Becky Hammon scored 22 points to lead the San Antonio Silver Stars to their 12th straight victory, 75-72 against the Washington Mystics on Tuesday night. Danielle Robinson added 16 points and Sophia Young 13 for the Silver Stars (16-5). Coming off their largest margin of victory of the season -- 42 points Sunday at Phoenix -- the Silver Stars had to fend off a late rally to beat the Mystics. "Because we won by so much against Phoenix, coming in here, I think we may have taken Washington for granted a little bit," Young said. "I don't think we brought enough energy." Crystal Langhorne had 17 points, including 11 in the final quarter, to lead Washington (5-17) on a late rally. Jasmine Thomas also scored 17 points and Monique Currie had 12. After shooting 45 percent against the Mercury, the Silver Stars missed 24 of 37 shots in the first half against the Mystics. "(Missed) some shots?" Hammon said. "(We missed) all the shots. It was rough going there. That happens. What you want to do is keep playing defense, try to stay within striking distance or maintain a little bit of a lead because you know the shooting is eventually going to come around." Leading by one point at halftime, the Silver Stars outscored Washington 26-12 in the third quarter totake a commanding lead into the fourth. "We talked about what we needed to do (in the second half)," Mystics coach Trudi Lacey said. "The main thing is San Antonio came out more focused and played with more sense of urgency in the third quarter than we did." Hammon scored 12 points in the third, opening with a 3-pointer and a driving layup to extend San Antonio's lead to 40-32. She added another 3 following a layup by Robinson to extend the Silver Stars' advantage to 47-37 with 5:23 left in the third. "When our posts sprint down to that block, it puts a lot of pressure on them because most of the time it's a guard," Hammon said. "I know I got a couple of 3s in transition, but it's because our post players ran and pulled all that defense." Washington pulled within six points late in the fourth. Currie opened the rally, hitting a jumper to cut the lead to 63-52 with 7 minutes left. Langhorne hit two jumpers to pull Washington to 67-61 with 4 minutes remaining. "I have to compliment Washington," San Antonio coach Dan Hughes said. "They just competed and they were physical and tough minded. They didn't go away. I mean, we put them down 15 points and they kept coming back." Robinson hit her second straight short jumper to give San Antonio a 71-62 edge a minute later. Robinson scored six of her points in the final 3 minutes to help the Silver Stars preserve their win streak. "Wasn't that amazing -- from a standpoint of shot-making," Hughes said of Robinson. "We moved the ball well, but if your strategy is to leave her open, she's evolving into an excellent mid-range shooter. Those were pressure shots." San Antonio's Shameka Christon stole a crosscourt pass with less than two minutes remaining on a 3-on-2 break and the Mystics trailing 71-65. Young hit one of two free throws on the next possession. Washington closed to 75-72 on Thomas' 3-pointer with 3.3 seconds remaining, but Young was able to dribble out the clock after getting behind the defense on the ensuing inbounds. Despite going 3 for 15 to open the game, San Antonio tied the game at 9-all on a pair of free throws by Young. Post Jayne Appel had four of her game-high 10 rebounds in the first 5 minutes. Washington didn't fare much better offensively, going 3 for 13 in the first quarter. Hughes was assessed a technical foul with 3 minutes left in the first half after throwing his jacket onto the bench and had to be restrained by Young. Hughes was upset with a no call when Robinson lost the ball on a contested layup on a fastbreak. The technical sparked a pair of 3-pointers by Hammon that gave the Silver Stars a 33-27 lead. The Mystics cut the deficit on a 3-pointer by Thomas and a long jumper by Currie with 0.2 seconds left. Currie's shot was initially ruled a 3 but changed after a video review at the half. NOTES: Two bats were flying around the court at the AT&T Center before the game and during the first half. Hammon attempted to knock them down by tossing a basketball at them twice during pregame warmups. ... San Antonio F Tangela Smith appeared in her first home this year after missing the opening months following left knee surgery during the offseason.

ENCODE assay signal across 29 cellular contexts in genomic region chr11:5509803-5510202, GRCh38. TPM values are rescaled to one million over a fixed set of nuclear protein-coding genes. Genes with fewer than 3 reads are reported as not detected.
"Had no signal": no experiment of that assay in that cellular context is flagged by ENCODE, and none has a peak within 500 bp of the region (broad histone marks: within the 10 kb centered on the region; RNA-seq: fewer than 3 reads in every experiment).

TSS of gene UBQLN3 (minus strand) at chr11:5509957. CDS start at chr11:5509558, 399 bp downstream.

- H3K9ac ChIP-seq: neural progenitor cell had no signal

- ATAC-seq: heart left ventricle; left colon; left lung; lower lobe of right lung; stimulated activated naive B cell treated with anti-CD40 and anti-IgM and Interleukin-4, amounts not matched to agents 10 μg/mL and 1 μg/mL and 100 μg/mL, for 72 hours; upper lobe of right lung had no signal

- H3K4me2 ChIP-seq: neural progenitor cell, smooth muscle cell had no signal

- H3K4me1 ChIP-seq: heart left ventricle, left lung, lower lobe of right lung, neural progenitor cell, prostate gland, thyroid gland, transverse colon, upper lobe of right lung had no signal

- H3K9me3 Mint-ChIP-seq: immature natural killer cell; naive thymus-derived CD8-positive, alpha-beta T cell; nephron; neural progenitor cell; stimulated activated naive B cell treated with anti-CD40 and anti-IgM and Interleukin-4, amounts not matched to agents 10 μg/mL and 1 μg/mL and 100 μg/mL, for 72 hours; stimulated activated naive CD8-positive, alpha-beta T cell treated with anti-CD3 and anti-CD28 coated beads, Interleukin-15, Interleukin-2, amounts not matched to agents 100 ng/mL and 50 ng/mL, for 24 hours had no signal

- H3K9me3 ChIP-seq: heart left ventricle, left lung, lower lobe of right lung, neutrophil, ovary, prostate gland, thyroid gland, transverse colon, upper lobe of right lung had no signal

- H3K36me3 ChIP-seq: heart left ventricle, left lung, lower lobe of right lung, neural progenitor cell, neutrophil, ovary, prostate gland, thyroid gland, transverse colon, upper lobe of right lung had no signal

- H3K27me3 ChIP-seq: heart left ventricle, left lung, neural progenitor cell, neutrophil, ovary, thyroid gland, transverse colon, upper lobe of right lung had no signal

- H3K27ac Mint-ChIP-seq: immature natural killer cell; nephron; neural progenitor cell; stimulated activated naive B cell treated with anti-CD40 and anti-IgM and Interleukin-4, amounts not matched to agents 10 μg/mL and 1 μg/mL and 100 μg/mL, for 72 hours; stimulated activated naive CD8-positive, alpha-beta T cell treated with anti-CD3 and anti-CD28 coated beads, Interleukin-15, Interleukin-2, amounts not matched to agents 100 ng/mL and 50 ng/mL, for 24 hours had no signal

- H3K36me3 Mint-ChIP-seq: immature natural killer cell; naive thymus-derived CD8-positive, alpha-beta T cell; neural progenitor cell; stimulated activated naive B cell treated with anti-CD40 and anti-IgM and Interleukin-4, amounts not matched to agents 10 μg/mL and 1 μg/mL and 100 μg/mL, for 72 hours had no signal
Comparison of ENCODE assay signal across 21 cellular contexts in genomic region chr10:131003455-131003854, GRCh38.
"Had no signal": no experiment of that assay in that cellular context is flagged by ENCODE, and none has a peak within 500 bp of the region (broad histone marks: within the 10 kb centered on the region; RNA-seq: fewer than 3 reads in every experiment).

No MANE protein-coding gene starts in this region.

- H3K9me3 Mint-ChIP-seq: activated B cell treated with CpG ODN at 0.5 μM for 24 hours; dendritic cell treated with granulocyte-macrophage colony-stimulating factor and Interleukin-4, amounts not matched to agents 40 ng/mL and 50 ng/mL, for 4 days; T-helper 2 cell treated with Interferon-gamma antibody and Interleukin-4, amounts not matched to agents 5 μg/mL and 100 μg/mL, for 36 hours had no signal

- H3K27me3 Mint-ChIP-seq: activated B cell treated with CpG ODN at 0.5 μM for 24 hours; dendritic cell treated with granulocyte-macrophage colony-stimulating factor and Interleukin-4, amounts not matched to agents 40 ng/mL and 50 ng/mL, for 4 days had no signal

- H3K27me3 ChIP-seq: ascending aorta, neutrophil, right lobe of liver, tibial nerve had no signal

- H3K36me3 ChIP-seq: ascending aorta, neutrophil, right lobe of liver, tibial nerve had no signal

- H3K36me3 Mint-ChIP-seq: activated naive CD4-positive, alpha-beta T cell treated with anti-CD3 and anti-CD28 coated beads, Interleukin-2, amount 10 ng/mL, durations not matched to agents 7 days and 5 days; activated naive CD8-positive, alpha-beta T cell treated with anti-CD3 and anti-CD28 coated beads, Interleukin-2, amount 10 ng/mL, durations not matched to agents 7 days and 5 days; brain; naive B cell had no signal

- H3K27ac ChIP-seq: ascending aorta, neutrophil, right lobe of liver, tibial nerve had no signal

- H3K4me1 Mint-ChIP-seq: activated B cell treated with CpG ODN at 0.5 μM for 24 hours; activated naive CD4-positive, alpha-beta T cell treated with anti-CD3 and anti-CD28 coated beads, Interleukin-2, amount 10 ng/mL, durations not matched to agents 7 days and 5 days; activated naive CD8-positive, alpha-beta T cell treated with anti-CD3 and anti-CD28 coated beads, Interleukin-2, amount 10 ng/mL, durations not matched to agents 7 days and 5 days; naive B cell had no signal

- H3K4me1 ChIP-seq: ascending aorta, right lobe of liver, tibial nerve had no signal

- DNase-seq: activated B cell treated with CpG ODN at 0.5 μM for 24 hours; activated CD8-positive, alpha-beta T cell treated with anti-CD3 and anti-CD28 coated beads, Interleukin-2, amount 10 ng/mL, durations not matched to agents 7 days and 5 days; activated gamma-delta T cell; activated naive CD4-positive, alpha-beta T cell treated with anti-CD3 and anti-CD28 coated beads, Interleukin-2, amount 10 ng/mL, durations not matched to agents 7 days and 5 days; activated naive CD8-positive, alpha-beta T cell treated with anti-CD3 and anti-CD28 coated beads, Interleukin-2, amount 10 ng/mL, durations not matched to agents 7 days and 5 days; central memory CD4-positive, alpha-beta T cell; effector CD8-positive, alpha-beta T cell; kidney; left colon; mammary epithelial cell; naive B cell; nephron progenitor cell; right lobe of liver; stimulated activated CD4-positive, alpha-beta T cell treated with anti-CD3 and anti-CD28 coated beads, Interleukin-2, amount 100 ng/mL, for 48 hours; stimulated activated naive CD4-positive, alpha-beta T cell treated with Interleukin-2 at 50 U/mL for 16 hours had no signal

One of the interesting dynamics of a tournament like the World Cup of Hockey is seeing different players and coaches come together on new teams. Teammates become opponents and opponents become teammates. That was the case for Barry Trotz as he joined the coaching staff of a Canadian team led by captain Sidney Crosby.